King Princess breaks hearts with debut album “Cheap Queen”

Lauren Karmo, Campus Editor

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Although she only recently dropped her debut album “Cheap Queen,” King Princess is no stranger to fame. Gaining attention from a Harry Styles tweet last year, her first single “1950” is still beloved by the queer community it was written for. After releasing a handful of singles and an EP, she finally released her long-awaited full-length album on Oct. 25, and it has left fans begging for more.

Only 20 years old, Mikaela Straus donned the stage name “King Princess” not to separate her private life from her music career, but to unite the two. Regarded as a queer icon, Straus has been making waves not only for her pride in her identity, but also as a hot, up-and-coming artist to watch.

“People are trying to understand [queer music] as though it’s a subgenre within the music community, like people are setting out to make queer art. It’s like, ‘No, honey,’” Straus told NPR. “When something is your identity, if you’re writing in a way that is authentic, then that identity is embedded within the music. There is no choice. There is no separation … you can’t remove that part of yourself.”

“Cheap Queen” takes its place as the ultimate break-up album, boasting tracks like “Do You Wanna See Me Crying?,” “Trust Nobody” and “You Destroyed My Heart.” Although Straus is still young, her mature and raspy voice is brought out by the emotion behind it. Clashing heartbreak with hope, Straus also includes promising love songs, with “Homegirl” and “Hit the Back.”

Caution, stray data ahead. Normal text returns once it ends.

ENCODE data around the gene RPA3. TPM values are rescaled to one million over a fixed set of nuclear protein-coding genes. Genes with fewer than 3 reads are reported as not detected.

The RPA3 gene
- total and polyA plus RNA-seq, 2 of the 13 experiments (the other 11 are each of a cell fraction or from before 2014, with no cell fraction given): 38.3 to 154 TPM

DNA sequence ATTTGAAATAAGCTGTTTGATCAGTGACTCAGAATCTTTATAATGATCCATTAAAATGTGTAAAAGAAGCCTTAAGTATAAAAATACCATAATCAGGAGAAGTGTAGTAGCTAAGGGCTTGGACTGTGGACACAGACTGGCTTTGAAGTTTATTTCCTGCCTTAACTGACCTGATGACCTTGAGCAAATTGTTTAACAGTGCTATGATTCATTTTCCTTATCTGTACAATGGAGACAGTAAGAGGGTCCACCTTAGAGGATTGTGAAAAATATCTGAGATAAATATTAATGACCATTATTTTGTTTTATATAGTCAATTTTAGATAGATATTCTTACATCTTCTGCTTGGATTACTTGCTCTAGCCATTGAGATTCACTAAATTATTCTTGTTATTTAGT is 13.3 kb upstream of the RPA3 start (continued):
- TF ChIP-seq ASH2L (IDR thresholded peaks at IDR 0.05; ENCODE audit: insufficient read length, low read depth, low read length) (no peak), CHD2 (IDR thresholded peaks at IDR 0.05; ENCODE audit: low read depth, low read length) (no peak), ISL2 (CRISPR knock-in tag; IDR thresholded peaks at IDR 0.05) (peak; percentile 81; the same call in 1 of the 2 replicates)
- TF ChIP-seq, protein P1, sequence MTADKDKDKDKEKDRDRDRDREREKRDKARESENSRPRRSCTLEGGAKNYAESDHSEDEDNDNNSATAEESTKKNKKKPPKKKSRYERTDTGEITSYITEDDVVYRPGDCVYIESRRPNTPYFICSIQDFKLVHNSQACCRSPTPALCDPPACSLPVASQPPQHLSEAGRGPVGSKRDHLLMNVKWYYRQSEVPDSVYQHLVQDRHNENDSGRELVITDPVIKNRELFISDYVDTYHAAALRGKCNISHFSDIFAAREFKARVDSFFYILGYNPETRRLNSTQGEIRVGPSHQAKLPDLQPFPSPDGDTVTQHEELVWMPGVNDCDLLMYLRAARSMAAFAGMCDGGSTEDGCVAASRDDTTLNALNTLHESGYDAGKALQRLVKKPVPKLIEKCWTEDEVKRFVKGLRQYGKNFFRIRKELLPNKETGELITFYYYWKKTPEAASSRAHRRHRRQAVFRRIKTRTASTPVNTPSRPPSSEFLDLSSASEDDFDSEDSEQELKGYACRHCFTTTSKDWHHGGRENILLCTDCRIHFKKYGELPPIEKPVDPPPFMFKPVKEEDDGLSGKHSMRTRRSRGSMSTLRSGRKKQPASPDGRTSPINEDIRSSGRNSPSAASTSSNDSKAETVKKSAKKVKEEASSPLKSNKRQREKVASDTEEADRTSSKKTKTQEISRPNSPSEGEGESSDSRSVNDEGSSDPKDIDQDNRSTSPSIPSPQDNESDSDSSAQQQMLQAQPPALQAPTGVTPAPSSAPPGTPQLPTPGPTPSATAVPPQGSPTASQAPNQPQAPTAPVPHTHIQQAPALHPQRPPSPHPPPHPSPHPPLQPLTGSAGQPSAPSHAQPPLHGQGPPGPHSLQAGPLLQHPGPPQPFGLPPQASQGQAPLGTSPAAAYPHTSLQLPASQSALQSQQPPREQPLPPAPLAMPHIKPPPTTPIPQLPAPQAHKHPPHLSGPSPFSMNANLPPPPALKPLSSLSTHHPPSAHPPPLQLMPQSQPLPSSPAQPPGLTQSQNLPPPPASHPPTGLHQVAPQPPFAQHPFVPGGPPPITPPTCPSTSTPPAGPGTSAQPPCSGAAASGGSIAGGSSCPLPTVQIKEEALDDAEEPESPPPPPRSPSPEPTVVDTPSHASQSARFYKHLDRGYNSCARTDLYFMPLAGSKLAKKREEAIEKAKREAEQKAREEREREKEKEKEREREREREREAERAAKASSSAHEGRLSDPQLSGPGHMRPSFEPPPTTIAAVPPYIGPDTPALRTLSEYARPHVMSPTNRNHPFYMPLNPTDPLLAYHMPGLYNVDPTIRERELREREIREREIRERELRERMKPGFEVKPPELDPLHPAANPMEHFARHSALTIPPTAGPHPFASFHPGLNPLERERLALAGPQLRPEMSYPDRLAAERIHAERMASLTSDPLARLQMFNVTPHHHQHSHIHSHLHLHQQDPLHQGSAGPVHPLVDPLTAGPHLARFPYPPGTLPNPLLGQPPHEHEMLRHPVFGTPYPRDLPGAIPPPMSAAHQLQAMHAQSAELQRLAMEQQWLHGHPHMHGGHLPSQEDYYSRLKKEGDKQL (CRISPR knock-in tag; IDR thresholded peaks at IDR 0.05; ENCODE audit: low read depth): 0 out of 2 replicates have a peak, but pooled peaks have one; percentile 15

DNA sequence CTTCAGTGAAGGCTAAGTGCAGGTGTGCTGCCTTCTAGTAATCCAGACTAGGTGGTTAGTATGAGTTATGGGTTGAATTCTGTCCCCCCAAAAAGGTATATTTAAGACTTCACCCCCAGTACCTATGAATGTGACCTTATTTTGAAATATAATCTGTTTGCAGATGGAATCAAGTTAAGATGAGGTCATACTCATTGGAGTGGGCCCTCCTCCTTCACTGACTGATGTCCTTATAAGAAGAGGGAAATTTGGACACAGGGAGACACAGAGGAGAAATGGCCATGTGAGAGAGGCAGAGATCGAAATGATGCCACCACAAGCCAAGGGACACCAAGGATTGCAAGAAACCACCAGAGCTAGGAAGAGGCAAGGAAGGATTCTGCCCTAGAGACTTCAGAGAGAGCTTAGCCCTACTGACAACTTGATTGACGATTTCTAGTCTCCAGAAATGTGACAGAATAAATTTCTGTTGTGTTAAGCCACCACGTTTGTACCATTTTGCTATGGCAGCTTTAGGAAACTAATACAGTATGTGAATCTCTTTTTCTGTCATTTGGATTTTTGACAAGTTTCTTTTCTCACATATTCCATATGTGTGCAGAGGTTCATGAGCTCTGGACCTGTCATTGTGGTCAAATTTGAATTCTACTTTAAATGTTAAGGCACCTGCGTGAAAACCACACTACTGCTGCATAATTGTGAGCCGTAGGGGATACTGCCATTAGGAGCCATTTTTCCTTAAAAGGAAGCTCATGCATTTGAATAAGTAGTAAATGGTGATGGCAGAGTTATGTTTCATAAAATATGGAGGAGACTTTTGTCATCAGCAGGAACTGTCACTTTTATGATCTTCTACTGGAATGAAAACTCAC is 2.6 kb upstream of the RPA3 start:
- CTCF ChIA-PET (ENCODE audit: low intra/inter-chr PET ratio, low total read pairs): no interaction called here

The opening track, “Tough on Myself,” kicks off the album with a slower, layered beat. While it’s not the most complex tune, Straus chooses to let her sorrowful lyrics and even tone to set the mood. During the powerful choruses, Straus demonstrates the control she has over her voice as she increases the intensity behind her soulful croon. 

The titular track “Cheap Queen,” prefaced by a minute-long remix of the minecraft theme under the title of “Useless Phrases,” proves itself worthy of its name. Featuring the same layered vocals that appear throughout the album, this track shows the maturity Straus has gained since the release of her EP “Making My Bed” last year. 

What ultimately sets this album apart from anything else Straus has released is the pure honesty of it. Unique and unrefined, Miss King gives listeners a raw, unadulterated view into her mind. In her previous work, Straus took on a more pop rock style, letting her other talents on guitar and piano shine through. While she has always had a raspy tone, in this album, her voice has gained a darker, deeper quality that takes the forefront. 

While her love for her other instruments hasn’t left her in creating this new album, Straus features more exposed tracks where her voice is the main focus. Songs like “Isabel’s Moment,” “Trust Nobody” and “Watching my Phone” — which is up there as one of the best songs on the album — all showcase the growth and power Straus has gained since her early work. 

It was hard to pick the best song on this album, but I have to give it up to “Prophet” for its funky beat and clever lyrics. Demonstrating her range and talent, Straus no doubt impresses her listeners by providing variety to the heartbreaking record. 

Closing with “If You Think It’s Love,” Mr. Queen ends with a bittersweet tune that encapsulates the feel of the album as a whole. Featuring the same exposed style, she chooses to let the emotion behind her voice to take the forefront, abandoning complex background sounds that may distract in favor of simplicity. Even if you’ve never had your heart broken, King Princess will sing you into sadness with “Cheap Queen.” 

Rating: 4.5/5